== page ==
Smaller stocks haven't been this cheap since 2008 - and this fund picks the best ones

  • In Business
  • 2022-12-08 06:00:00Z
  • By The Telegraph

It has been a painful year for investors in Britain's smaller listed companies as the weak pound, political instability, high inflation and the prospect of a lengthy economic slump combined to create a perfect storm.

The fortunes of these businesses tend to be closely tied to the health of the British economy, on which they rely for a larger portion of their revenues than the blue chips of the FTSE 100.

This helps to explain why the Numis Smaller Companies index (which excludes investment trusts) has fallen by 17pc since the start of the year while the FTSE 100 is broadly flat.

Yet in spite of the grim headlines, this column believes there is an important question investors should be asking: how much of this bad news is currently priced in? In the case of Britain's smaller companies, we believe the answer is a huge amount, perhaps too much.

Dan Cartridge of Hawksmoor Investment Management agrees. He says smaller stocks haven't looked this cheap since the depths of the financial crisis in 2008 and significant gains could be on offer for brave investors willing to dip a toe in the water.

With this in mind, the Aberforth Smaller Companies trust, first tipped here in January 2018, looks attractive. Its managers adopt a "value" approach: they buy shares when they are out of fashion and wait for their true worth to be recognised.

This means that while smaller companies look cheap in general, Aberforth's portfolio looks even cheaper. It has an average price‑to‑earnings ratio of 7.7, against 8.8 for the index. The historic average is 13.4 for the index and 11.5 for the trust.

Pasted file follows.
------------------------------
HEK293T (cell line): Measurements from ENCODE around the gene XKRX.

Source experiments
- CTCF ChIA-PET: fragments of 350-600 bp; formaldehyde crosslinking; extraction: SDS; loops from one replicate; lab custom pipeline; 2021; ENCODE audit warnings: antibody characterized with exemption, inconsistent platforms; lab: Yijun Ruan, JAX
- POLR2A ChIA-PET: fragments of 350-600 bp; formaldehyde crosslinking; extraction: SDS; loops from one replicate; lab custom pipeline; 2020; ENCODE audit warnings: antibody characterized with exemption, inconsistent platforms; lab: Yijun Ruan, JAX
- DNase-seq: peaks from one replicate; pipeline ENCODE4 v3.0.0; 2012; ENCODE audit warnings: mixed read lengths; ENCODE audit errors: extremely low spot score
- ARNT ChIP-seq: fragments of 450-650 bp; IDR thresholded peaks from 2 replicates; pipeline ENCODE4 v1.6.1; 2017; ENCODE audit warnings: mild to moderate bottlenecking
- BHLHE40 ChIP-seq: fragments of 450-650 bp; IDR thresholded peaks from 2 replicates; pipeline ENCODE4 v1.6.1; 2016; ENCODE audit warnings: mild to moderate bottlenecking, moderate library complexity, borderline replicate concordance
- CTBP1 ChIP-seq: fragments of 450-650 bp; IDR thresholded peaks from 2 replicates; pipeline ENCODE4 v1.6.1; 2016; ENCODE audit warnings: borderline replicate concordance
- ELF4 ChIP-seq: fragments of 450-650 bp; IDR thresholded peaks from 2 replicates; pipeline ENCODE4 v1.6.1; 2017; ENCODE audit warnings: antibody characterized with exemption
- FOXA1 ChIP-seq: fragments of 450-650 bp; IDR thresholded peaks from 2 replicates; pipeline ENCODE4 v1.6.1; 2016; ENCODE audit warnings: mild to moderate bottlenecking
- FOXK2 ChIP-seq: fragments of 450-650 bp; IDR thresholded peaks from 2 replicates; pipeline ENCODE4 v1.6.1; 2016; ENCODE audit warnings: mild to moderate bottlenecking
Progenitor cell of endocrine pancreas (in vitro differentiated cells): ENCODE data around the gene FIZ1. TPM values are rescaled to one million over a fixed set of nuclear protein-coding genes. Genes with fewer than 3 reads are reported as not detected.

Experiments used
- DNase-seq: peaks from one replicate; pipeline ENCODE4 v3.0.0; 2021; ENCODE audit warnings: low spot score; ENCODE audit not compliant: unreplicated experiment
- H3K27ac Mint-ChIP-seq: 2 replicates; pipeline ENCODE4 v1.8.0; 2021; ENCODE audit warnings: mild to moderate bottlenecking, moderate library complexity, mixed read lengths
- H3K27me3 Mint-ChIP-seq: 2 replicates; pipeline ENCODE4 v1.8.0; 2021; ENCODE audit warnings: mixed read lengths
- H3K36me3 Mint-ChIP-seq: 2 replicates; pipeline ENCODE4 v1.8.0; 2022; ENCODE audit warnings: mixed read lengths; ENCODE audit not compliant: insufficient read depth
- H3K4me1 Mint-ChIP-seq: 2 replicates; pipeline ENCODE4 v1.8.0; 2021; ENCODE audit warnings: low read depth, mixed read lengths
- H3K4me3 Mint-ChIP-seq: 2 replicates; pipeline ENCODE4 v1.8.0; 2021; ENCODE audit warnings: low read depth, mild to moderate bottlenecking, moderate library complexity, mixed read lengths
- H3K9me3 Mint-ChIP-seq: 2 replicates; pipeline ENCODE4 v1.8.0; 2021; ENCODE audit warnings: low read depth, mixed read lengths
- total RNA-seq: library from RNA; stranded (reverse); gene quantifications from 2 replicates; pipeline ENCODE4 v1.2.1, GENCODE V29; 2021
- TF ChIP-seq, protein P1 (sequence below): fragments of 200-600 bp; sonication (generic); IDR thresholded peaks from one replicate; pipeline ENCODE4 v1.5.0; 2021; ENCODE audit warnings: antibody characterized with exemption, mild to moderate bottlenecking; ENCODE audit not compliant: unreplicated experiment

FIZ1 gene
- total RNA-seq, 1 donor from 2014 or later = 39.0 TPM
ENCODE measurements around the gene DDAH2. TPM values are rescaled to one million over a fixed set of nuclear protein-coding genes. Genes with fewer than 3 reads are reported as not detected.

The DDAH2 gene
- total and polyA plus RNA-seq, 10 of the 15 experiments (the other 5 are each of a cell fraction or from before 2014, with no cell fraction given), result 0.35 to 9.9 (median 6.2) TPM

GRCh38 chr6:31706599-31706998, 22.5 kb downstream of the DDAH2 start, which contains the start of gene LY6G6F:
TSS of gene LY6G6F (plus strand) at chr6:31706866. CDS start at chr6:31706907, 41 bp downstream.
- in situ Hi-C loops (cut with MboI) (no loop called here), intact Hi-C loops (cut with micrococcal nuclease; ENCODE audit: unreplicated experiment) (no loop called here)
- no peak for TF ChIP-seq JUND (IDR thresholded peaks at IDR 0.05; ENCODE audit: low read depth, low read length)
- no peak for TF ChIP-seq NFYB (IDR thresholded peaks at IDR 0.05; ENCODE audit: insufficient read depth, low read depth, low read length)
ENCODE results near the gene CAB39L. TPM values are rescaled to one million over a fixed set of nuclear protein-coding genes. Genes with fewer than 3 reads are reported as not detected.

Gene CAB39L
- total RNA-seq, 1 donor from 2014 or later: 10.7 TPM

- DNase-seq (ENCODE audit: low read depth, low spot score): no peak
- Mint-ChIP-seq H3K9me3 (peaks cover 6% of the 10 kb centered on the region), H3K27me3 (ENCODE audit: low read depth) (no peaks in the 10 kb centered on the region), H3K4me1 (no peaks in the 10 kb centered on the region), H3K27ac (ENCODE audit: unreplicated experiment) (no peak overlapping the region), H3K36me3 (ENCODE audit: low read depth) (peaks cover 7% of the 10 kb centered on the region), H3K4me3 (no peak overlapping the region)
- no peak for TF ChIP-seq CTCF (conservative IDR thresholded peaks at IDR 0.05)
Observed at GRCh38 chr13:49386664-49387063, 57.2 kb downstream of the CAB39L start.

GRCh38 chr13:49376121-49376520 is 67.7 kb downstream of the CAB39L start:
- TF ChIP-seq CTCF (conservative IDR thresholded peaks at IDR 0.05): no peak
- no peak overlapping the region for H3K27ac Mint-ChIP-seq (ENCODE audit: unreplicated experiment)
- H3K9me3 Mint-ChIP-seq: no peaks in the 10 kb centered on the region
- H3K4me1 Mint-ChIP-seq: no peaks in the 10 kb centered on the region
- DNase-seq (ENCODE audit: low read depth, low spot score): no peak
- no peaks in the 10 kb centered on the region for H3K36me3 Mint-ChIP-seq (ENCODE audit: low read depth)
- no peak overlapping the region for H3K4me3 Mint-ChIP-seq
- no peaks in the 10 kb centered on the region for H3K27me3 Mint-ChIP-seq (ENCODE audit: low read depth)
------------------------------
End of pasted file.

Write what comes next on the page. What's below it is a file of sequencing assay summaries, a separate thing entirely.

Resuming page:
These valuations suggest the market is pricing in a 35pc fall in company earnings across Aberforth's portfolio, akin to a severe recession - something that Cartridge doesn't expect. This means there could be scope for positive surprises. "When valuations have been this low in Aberforth's portfolio, subsequent five‑year annualised returns have been in the region of 20pc to 25pc," he says.

As we enter tough economic times there's also much to be said for the strength of the balance sheets in Aberforth's portfolio. This is testament to the efforts of their management teams to conserve cash during the pandemic. Aberforth has estimated that about 44pc of the trust's holdings have net cash, compared with 37pc of smaller companies in general.

Many also pay a dividend, contributing to the trust's 11‑year record of raising its own divi.

Trading on a discount of 12pc, Aberforth Smaller Companies trust offers investors an attractive entry point to a part of the market that looks undervalued. This column believes that taking advantage of such low valuations should stack the odds in favour of a healthy return over the longer term.

Questor says: buy

Ticker: ASL

Share price at close: £12.90

Update: Chrysalis Investments

Chrysalis, which backs unquoted "disruptive" companies, has cut the performance fee it pays to its fund manager, Jupiter, to 12.5pc on annual returns over an 8pc "hurdle rate". Previously, the performance fee was 20pc. In addition, Chrysalis pays Jupiter an annual management fee of 0.5pc of net assets.

The trust has also sold out of Revolution Beauty, a make‑up brand whose shares had plummeted 90pc before their suspension on the London Stock Exchange. The fund managers, Richard Watts and Nick Williamson, disposed of the stake in an "off‑market" deal worth £5m, which represents an uplift from its nil valuation at the time of the trust's update on net asset values in September.

This is further evidence of the fund managers' efforts to tidy up their portfolio, following a challenging year in which the share price has fallen by 69pc to 77.4p. In September this column said it felt that investors had reached the point of maximum pessimism with Chrysalis - a view we stand by today. Things should continue to improve from here. Hold.

Questor says: hold

Ticker: CHRY

Share price at close: 77.4p 

Read the latest Questor column on every Sunday, Tuesday, Wednesday, Thursday and Friday from 6am.

Read Questor's rules of investment before you follow our tips


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